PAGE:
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Rapid Reviews: Lion and I, Daniel Blake





It feels like the "based on a true story" tag exists on just about every movie nowadays. This alarming frequency tends to dilute any semblance of realism meant to be injected into the story. But in rare real-life instances, the truth is just too amazing to discredit, and that certainly exists in the debut drama from Garth Davis, Lion.

As a five year-old boy living in the slums of India, Saroo (Sunny Pawar/Dev Patel) is accidentally separated from his brother and mistakenly travels 1,600 km across the country. Lost from his family, the young boy is left to fend for himself on the devilish streets of Calcutta until he is taken in and adopted by a couple living abroad in Australia. But as Saroo grows up under the roof of wealth and privilege in his new home, a memory from his childhood is triggered and prompts him to venture back to India in search of his lost family.

Lion possesses a far greater appeal in retrospect than as it unfolds on the big screen in real time. And once the story shifts to an adult Saroo, there's an abruptness to the character's widely evolving emotions. From sadness, to resentment and eventual acceptance of the life he's been forced to endure, these feelings are highlighted but never actually earned. As a result, Lion struggles to break the emotional barrier necessary to elevate its sentimental finale to appropriate heights. From a filmmaking standpoint, Garth Davis delivers adequate direction that's enhanced by majestic cinematography and a memorable score courtesy of Volker Bertelmann and Dustin O'Halloran. Much has also been made about Nicole Kidman's performance but, even during a year of thin competition within the Supporting Actress race, it fails to leave a lasting impression. Lion's remarkable true story isn't handled with the care it deserves, yet the film's heart-warming conclusion helps salvage this otherwise flawed work.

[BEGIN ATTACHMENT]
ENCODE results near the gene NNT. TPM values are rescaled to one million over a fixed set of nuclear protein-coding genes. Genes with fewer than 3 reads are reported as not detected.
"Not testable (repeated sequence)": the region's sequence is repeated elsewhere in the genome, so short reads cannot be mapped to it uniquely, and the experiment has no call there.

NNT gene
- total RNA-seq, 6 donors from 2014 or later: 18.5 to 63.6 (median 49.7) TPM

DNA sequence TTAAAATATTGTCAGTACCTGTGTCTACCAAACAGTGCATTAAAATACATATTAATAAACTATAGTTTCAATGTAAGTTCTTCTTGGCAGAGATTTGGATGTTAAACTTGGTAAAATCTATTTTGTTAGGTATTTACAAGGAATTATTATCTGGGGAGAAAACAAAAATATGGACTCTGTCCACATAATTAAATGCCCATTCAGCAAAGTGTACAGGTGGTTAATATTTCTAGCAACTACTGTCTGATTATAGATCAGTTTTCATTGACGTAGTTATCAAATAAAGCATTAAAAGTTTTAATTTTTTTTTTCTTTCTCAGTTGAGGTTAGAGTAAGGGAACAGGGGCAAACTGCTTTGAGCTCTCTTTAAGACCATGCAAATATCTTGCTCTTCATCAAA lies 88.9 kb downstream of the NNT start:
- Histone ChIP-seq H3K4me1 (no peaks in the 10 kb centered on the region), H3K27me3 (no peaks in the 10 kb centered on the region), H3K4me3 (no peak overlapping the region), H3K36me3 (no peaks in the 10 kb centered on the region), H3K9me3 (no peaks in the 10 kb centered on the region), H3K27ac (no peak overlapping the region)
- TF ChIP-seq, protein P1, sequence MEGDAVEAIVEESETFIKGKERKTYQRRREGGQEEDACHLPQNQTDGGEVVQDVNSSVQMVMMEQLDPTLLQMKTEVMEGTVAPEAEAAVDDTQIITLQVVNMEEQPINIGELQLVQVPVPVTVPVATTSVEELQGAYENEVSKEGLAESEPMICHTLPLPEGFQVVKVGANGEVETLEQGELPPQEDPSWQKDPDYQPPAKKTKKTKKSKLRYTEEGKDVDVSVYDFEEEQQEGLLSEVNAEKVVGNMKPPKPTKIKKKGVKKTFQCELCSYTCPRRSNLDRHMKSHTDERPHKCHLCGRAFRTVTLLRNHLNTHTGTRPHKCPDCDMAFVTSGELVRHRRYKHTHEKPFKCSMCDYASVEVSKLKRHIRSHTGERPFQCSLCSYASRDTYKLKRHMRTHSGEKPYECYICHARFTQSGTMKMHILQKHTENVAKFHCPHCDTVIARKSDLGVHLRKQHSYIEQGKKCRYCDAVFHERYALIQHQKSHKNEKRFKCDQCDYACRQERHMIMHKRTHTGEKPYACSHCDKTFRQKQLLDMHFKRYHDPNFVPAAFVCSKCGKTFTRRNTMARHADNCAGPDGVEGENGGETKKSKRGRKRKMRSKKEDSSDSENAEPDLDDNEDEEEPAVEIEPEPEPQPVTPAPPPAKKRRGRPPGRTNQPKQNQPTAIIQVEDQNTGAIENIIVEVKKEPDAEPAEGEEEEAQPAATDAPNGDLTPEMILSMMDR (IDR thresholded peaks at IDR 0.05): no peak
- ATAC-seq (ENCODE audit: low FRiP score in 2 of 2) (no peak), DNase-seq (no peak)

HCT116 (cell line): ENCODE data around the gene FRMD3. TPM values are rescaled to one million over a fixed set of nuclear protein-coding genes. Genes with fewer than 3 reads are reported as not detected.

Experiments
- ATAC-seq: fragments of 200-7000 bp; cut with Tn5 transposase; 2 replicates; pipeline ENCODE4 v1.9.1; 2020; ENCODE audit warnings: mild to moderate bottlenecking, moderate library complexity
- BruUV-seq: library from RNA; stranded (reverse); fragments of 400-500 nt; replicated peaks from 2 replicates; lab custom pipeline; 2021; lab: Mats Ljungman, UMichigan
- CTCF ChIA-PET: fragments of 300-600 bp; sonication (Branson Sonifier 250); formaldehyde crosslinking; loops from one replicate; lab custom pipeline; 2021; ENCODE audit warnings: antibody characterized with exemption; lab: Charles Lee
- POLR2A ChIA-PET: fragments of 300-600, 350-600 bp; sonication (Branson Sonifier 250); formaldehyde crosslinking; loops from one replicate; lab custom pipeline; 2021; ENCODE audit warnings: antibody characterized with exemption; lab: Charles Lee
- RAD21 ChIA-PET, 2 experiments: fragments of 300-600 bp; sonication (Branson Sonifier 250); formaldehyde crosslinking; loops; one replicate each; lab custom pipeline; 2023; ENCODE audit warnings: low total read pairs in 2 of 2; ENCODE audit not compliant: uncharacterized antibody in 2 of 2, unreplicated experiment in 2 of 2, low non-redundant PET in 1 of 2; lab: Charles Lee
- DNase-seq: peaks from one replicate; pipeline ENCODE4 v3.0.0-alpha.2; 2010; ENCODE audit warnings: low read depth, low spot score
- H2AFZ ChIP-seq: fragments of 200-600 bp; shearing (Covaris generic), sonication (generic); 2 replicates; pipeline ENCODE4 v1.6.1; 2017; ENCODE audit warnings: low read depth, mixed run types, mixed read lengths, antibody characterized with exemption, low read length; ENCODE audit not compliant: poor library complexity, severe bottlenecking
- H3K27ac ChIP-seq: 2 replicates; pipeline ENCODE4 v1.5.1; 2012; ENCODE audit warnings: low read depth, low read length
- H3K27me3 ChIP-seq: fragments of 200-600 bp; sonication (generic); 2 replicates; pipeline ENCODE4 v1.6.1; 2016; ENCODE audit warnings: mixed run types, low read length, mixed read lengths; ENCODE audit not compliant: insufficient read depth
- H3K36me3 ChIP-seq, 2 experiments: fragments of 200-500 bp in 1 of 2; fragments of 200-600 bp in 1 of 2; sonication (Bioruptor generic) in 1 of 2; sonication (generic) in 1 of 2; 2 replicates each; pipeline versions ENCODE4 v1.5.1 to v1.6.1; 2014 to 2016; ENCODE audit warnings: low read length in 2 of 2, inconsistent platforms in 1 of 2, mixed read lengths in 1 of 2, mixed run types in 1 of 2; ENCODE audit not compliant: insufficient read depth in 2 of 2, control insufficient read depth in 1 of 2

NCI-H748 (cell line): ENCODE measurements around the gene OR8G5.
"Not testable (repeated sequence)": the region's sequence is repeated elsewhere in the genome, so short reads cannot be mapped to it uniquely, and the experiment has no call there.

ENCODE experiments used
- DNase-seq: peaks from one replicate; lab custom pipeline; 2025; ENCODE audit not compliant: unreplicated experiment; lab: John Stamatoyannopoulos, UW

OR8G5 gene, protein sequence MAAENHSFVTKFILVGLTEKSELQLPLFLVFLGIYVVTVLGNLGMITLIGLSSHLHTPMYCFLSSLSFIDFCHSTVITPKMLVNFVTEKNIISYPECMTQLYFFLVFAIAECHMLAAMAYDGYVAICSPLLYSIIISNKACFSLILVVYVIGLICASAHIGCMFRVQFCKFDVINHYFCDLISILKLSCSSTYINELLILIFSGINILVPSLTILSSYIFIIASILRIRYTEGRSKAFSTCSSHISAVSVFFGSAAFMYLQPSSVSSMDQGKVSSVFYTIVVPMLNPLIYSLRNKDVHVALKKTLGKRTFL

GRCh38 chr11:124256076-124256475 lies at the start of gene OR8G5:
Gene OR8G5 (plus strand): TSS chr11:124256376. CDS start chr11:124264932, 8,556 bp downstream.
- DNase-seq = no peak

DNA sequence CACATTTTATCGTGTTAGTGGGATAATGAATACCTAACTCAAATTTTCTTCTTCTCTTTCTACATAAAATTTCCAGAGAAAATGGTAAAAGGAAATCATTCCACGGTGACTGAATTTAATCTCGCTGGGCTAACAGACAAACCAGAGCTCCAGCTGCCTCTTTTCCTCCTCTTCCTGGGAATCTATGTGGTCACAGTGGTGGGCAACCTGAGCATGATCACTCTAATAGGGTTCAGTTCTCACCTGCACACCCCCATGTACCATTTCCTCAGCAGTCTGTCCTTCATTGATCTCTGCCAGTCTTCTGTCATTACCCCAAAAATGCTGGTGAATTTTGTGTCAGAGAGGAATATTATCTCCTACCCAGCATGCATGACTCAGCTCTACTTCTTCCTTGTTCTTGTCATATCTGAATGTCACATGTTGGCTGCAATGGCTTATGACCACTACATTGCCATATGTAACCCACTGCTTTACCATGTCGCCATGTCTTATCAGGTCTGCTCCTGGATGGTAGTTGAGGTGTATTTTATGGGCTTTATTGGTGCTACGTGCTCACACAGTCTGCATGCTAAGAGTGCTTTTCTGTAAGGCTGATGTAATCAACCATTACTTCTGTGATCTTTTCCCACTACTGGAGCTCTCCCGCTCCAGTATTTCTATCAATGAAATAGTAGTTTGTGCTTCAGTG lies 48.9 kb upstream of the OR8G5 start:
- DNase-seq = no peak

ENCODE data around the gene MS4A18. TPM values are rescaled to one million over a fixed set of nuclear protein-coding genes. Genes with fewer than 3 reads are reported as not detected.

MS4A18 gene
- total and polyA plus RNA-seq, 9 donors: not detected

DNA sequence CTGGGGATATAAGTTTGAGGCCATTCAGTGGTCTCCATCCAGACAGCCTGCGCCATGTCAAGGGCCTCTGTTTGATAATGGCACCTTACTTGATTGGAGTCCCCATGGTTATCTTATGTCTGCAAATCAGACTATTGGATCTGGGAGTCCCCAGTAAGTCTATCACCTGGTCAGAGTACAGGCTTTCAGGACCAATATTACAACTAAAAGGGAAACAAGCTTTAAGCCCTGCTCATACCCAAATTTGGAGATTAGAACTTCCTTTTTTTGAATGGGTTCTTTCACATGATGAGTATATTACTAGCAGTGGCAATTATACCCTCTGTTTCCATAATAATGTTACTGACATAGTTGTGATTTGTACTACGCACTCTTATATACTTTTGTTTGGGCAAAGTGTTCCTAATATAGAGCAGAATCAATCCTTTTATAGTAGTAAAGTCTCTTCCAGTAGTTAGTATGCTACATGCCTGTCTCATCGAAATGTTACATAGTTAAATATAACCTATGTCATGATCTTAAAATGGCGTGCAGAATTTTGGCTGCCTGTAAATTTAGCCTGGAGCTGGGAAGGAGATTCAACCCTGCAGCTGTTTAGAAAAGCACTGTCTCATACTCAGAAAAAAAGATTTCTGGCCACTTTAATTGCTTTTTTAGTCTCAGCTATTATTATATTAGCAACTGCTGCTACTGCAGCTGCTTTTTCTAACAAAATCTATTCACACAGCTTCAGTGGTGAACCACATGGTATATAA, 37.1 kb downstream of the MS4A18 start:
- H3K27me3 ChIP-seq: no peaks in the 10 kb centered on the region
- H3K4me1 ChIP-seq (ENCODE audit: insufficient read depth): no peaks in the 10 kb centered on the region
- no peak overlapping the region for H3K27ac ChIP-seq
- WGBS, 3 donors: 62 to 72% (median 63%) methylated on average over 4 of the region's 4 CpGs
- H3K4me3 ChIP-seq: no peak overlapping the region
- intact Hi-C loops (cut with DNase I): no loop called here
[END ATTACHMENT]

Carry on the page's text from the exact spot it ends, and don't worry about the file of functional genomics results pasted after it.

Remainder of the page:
Stars: 2 and a half stars out of 4

Grade: B-





In another exemplary illustration of the human spirit, acclaimed filmmaker Ken Loach delivers his latest award-winning effort, I, Daniel Blake. Any time a film captures a Palm D'Or prize, the highest achievable award at the Cannes Film Festival, it immediately attracts attention. And with all eyes targeting I, Daniel Blake, this frustratingly honest drama successfully stands up to its lofty praises.

After suffering from a heart attack, laborer Daniel Blake (Dave Johns) is told by his physician that returning to work could develop into a life-threatening issue and advises him not to. As Daniel tries to apply for government assistance due to his delicate situation, a lack of personal attention to his case snow-piles into a laundry list of complications that keep him from receiving help. While fighting to have his appeal case heard, Daniel befriends a single mother (Hayley Squires) struggling to provide for her children. Together they try to take on a system clearly built to work against them.

What director Ken Loach is able to accomplish with his latest endeavor is nothing short of extraordinary. I, Daniel Blake is a modestly-shot film humanized on the shoulders of its unknown leading actor, Dave Johns. This protest film addresses an unforgiving British welfare system through the examination of its endearing title character. Through a blend of touchingly-funny dialogue and Johns' performance, it becomes impossible to hope for anything other than the best for Daniel. However, life can be so cruel and with every bit of rejection along the way, the audience wishes even harder for a fair resolution. Alongside Dave Johns, supporting star Hayley Squires provides an exceptional turn as well. Both of their Oscar prospects seem dim, but it's an earnest screenplay and towering performances that transform I, Daniel Blake into an overlooked festival darling.


Stars: 3 stars out of 4

Grade: B

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